Less than Politically Nimble: Trailing a Storm, Murphy Administration Staggers Toward December

Now is the winter of our discontent — Richard III, Act I, Scene I

When Shakespeare put quill to parchment in 1592 to scratch out those words, even an imagination as fertile as his could not have foreseen they’d be used five centuries later to send a message to a governor of New Jersey that discontent in the 2018-19 winter would be unleased in all its fury upon the Administration if it repeated its dismal response to the Nov. 15 snowstorm.

Enraged commuters trapped for hours in cars or busses attempting to navigate snow and ice covered roads took en masse to social media to flog Gov. Phil Murphy unmercifully for the failure to respond in a timely fashion to the early winter storm.

They were joined by others marooned in offices or places of employment along with parents waiting for hours for their children’s school busses to show up. Not to mention the hundreds left stranded on the sidewalk outside the Port of New York and New Jersey bus terminal when the agency locked the buildings’ doors and suggested those outside find another way home.

Murphy brought much of the criticism upon himself with a remarkably out of touch response, refusing to accept responsibility while blaming weather forecasters for failing to more accurately predict the storm’s impact.  He appeared satisfied to counsel commuters to remain patient and assuring them they’d reach home sooner or later.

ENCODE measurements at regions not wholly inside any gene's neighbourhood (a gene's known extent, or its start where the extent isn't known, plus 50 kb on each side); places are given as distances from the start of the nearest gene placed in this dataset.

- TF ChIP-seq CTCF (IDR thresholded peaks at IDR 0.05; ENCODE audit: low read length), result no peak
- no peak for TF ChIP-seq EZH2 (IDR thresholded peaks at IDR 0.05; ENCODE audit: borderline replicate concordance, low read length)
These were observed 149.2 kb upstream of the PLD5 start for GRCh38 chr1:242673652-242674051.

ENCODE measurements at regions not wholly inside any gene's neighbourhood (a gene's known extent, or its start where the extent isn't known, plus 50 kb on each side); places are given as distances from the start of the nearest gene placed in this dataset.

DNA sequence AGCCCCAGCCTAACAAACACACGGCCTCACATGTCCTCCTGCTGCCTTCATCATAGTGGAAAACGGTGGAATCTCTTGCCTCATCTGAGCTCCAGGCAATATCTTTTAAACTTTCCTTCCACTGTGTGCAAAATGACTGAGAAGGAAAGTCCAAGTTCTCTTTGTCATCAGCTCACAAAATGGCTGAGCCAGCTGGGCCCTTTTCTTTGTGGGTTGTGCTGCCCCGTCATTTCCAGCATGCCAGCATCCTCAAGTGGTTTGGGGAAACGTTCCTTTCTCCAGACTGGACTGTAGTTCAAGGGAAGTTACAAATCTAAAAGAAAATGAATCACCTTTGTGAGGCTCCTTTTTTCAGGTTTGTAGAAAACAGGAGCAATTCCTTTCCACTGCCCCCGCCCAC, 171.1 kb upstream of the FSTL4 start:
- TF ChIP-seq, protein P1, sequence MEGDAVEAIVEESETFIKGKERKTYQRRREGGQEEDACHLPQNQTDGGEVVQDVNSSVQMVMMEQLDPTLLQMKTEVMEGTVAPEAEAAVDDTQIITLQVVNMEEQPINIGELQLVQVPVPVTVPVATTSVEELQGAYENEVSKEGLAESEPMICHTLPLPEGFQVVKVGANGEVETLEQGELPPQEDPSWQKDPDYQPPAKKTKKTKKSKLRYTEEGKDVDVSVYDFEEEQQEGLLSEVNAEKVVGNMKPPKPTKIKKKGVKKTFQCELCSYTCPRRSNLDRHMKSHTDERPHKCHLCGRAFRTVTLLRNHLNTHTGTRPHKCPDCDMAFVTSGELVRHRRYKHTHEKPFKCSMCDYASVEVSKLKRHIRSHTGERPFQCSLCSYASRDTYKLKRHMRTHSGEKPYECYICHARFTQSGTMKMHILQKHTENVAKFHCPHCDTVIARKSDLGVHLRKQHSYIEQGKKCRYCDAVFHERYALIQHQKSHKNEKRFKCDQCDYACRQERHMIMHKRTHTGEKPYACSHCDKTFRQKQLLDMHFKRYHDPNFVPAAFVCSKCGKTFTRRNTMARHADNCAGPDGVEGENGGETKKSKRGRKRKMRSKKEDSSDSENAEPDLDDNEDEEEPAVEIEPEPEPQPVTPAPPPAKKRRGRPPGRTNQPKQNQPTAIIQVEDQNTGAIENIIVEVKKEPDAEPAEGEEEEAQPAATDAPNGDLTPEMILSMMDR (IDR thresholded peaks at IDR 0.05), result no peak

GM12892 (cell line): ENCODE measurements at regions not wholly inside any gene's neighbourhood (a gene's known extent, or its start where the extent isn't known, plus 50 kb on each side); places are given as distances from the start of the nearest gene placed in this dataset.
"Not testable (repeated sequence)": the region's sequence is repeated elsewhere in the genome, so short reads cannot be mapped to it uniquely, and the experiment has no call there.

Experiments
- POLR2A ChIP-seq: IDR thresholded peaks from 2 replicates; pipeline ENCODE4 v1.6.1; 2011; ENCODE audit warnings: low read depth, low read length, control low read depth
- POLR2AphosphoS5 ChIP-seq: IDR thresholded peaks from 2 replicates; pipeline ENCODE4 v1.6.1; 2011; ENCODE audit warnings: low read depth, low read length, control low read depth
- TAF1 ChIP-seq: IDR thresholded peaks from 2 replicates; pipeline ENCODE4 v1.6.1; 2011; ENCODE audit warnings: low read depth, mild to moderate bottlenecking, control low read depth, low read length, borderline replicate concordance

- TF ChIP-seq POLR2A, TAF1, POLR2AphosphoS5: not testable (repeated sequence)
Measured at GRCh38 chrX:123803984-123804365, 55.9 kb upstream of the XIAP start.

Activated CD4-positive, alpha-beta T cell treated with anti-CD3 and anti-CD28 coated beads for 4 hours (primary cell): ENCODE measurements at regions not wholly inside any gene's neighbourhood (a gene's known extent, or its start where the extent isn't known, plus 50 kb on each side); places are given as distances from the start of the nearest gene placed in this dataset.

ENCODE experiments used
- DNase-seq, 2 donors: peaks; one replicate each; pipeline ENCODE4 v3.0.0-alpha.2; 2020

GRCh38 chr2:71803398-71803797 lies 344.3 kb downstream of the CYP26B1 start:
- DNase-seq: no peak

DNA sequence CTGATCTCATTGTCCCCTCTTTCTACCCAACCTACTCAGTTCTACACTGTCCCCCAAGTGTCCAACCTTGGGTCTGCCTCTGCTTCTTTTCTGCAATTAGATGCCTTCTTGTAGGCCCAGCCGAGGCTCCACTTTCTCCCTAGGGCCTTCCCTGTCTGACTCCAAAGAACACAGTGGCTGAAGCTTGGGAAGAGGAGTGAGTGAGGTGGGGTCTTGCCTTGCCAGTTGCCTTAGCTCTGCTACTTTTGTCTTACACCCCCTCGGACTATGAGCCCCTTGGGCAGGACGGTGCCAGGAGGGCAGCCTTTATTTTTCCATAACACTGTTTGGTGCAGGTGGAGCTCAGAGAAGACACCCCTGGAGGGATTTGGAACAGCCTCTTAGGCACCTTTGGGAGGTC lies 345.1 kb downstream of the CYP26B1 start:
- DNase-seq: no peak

It was a stunning failure to grasp the clear lessons of history — in natural emergencies, a governor is expected to take control quickly, assume command, take a highly visible role in calming and reassuring the public that the situation is in hand and that government resources have been mobilized.

None of that happened.

He continued to insist it was all the fault of weather forecasters, bringing a stinging public rebuke from a former National Weather Service executive who pointed out that warnings of the potential severity of the storm were sounded 48 hours before it hit and accused the governor of engaging in a “scam” to avoid being held responsible for the state’s failure to respond effectively.

It only grew worse with the revelation that while traffic accidents reached more than 1,000 and calls for emergency assistance for disabled vehicles soared, Murphy was enjoying dinner in a five star restaurant near his home in Monmouth County.

His spokesperson responded that Murphy ate at the bar rather than at a table, a disconnected and oddly out of sync reaction to the reality of thousands of stranded commuters unable to enjoy a family meal because they were at a standstill on the state’s major highways and interstates or creeping along on county and municipal roads.

Presumably, the governor sacrificed further by skipping the dessert.

While it may not have been his intention, Murphy’s behavior created the impression he was aloof at best and uncaring at worst, concerned only with blaming some other entity for the events that had befallen the state.